When choosing a college or university it helps to consider your time in school as a long-term investment. Will your school not only yield a great education, but also lead to a well-paying job and leave you with manageable student loan debt? As with other investments, you should weigh the risks (i.e. debt) and rewards (i.e. early career salary) before making your selection.
LendEDU releases its annual College Risk-Reward Indicator (CRRI) Report to help you discover the schools that offer the best returns on investment. It calculates the CRRI of nearly 1,000 four-year colleges and universities in the United States by dividing the average early pay of recent graduates from each school by their average student loan debt.
According to the report, graduates of schools with higher CRRI rankings might expect less financial stress early in their careers. Let’s take a look at how some schools fared on LendEDU’s 2019 CRRI Report.
Reviewing the Top 5
The cream of this year’s CRRI crop features some of the nation’s most recognizable names—Princeton, Yale, Harvard, and Stanford—which rank 1st, 2nd, 3rd, and 5th, respectively, and one possibly surprising addition.
Princeton University achieved by far the best CRRI score in the nation (47.49), due to its average early career pay of $72,700 (9th highest) and the lowest average debt per graduate ($1,531).
Yale University climbed one spot from last year’s rankings to a second-best CRRI score of 32.71 (average early career pay: $68,300; average debt: $2,088), and Harvard University jumped four spots into 3rd with a CRRI score of 24.02 (average early career pay: $72,600; average debt: $3,023).
Meanwhile, Kentucky’s Berea College rose 26 spots (CRRI: 21.21) largely because it boasts the nation’s second-lowest average debt per graduate ($1,867). And Stanford University recorded a CRRI score of 21.03 (average early career pay: $76,500; average debt: $3,637), moving up from 10th to claim the last spot in this year’s top five.
Which Schools in the Top 200 Fell the Most?
Many schools saw steep declines in their CRRI scores in the past year. Among those in the top 200 that slipped furthest down the rankings were Washington’s Whitman College, Pennsylvania’s Bucknell University, and Oklahoma’s East Central University.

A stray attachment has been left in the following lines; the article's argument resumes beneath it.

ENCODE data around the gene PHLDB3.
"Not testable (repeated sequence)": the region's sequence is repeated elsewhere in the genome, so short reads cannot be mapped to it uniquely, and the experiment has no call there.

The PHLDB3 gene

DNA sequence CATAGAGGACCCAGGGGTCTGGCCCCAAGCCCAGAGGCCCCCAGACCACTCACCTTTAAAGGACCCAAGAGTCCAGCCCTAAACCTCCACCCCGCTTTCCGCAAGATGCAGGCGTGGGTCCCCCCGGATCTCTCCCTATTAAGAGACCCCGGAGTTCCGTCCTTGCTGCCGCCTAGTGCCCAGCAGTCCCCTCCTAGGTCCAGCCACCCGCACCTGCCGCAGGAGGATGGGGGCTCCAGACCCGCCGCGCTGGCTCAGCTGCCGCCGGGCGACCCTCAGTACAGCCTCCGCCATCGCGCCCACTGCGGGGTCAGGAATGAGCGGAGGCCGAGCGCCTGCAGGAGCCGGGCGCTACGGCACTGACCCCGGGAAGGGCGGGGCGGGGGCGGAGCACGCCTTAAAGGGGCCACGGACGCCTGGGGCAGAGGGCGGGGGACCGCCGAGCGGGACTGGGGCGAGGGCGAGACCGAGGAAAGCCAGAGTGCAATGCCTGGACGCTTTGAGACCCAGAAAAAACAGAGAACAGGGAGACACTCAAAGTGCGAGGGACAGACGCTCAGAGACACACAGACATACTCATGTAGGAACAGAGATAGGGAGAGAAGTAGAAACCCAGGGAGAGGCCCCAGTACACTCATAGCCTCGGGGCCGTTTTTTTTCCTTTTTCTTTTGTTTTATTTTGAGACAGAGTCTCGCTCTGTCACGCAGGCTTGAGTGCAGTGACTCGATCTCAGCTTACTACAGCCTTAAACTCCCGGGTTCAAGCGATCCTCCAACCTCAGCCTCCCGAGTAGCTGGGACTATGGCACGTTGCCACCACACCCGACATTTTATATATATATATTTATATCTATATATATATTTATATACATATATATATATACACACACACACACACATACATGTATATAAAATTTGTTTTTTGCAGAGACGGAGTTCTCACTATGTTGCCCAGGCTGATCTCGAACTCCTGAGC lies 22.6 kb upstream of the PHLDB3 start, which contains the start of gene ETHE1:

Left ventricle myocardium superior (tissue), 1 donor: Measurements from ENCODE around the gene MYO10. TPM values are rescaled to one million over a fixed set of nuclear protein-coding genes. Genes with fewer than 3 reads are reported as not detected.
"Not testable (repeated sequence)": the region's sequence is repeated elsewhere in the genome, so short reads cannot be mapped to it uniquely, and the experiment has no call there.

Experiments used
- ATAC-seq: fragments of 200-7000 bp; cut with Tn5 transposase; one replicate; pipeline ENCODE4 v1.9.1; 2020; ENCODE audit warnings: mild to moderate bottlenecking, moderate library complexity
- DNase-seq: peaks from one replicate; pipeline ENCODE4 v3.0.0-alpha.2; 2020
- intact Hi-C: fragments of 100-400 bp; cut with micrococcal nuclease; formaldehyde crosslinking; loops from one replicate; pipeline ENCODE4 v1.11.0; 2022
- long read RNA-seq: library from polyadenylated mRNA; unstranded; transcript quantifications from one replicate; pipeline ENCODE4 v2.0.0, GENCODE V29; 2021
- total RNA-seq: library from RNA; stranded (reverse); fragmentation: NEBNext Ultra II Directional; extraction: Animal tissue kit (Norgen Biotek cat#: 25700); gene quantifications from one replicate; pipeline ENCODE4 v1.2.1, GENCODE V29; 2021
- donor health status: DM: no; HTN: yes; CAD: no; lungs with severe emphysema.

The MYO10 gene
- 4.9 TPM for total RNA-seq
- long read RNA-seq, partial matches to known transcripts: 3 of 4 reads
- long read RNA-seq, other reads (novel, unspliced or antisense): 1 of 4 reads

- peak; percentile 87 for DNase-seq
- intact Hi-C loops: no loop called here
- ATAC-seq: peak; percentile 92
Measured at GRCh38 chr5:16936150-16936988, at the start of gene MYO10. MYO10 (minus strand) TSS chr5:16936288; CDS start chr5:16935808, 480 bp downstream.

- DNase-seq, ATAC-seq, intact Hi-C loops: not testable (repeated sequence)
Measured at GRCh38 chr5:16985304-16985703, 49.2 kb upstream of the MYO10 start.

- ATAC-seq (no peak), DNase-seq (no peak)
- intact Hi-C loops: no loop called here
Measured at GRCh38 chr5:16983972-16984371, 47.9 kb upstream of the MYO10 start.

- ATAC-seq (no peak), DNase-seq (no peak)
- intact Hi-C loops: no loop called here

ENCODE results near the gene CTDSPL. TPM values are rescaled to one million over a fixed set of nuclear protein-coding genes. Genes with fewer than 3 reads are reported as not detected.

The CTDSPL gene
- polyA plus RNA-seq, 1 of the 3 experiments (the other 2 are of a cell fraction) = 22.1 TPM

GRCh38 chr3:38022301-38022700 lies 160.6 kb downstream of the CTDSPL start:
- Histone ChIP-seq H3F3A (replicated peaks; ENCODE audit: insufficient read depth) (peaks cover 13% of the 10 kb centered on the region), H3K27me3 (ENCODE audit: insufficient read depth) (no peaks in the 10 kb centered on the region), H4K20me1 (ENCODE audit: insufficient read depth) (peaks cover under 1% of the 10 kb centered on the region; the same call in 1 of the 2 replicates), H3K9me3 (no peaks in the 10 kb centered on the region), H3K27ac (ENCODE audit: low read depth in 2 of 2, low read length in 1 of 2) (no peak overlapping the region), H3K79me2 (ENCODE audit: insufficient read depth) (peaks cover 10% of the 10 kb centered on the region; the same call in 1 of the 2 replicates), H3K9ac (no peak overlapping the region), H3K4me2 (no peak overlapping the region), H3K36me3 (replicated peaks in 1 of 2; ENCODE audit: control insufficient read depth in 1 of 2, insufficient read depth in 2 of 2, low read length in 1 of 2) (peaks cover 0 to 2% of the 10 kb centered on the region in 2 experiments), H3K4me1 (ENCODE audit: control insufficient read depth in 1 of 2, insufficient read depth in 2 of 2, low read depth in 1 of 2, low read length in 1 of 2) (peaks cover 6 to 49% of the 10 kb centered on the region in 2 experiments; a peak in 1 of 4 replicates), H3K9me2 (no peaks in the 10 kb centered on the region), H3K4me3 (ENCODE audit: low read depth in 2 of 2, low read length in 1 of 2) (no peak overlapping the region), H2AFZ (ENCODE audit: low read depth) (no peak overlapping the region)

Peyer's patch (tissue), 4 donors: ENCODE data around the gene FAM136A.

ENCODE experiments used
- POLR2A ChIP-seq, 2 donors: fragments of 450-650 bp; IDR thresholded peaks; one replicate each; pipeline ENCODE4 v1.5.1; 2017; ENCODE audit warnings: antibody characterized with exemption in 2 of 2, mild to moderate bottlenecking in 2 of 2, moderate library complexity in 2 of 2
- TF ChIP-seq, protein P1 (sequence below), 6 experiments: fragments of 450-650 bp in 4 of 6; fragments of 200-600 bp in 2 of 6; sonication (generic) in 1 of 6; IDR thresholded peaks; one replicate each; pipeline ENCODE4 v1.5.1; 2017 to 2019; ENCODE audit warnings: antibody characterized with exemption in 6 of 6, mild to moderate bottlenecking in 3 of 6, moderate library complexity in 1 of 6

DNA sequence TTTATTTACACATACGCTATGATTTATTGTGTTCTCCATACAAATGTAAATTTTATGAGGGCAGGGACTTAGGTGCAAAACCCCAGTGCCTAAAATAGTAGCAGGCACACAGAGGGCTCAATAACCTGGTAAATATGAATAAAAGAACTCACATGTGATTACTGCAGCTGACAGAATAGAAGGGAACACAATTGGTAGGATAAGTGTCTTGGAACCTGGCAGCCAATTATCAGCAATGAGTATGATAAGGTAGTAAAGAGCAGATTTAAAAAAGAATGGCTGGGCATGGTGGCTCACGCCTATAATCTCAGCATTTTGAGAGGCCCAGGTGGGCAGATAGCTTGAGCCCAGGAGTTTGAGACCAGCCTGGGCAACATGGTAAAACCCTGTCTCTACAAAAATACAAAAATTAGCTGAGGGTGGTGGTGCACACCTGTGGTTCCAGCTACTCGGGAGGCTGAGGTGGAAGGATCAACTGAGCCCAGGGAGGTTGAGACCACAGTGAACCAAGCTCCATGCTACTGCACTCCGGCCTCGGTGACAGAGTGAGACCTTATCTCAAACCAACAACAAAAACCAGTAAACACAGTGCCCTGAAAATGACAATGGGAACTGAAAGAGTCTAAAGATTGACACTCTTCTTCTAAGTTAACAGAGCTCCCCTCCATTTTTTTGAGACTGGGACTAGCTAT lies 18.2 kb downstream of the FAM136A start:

Whitman College, which fell from 45th in 2018 to 123rd in this year’s edition, recorded a 2019 CRRI score of 4.88. While the school’s graduates average relatively high early career pay ($52,200), they also tend to enter the job market with substantial student loan debt ($10,697).
Bucknell University dropped 74 spots to 169th in the nation. Despite an average early career pay of $64,800, Bucknell graduates take on an average of $15,510 in debt, earning the school a 2019 CRRI score of 4.18. Similarly, East Central University fell from 61st to 133rd, recording a CRRI score of 4.71 due to an average early career pay of $44,400 and average student loan debt of $9,427.
Which Schools in the Top 200 Improved the Most?
On the other end of the spectrum, many colleges and universities made massive strides up the CRRI rankings, including Florida Agricultural and Mechanical University, St. Bonaventure University, and Thomas More College of Liberal Arts.
Florida Agricultural and Mechanical University had the year’s greatest improvement, skyrocketing from 845th to 12th in the nation. Florida’s best school for return on investment recorded a 2019 CRRI score of 13.00, with recent graduates earning an average of $47,500 and taking on an average of $3,652 in debt.
Likewise, New York’s St. Bonaventure leapt 682 spots into 124th with its 2019 CRRI score of 4.86. Bonnies earn on average $46,200 per year in their first five years after leaving school with an average of $9,514 in student loan debt.
And finally, Thomas More College of Liberal Arts jumped from 680th in 2018 to 79th, with a 2019 CRRI score of 5.93. Recent alumni of this New Hampshire school average $46,100 in early career pay while owing an initial average of $7,780 in student loans.
How Does Your School Rank?
Check the 2019 CRRI Report to see where your prospects fall on the nationwide rankings. Remember to aim high if you’re looking for less financial stress fresh out of school!
Michael Brown - Guest Contributor
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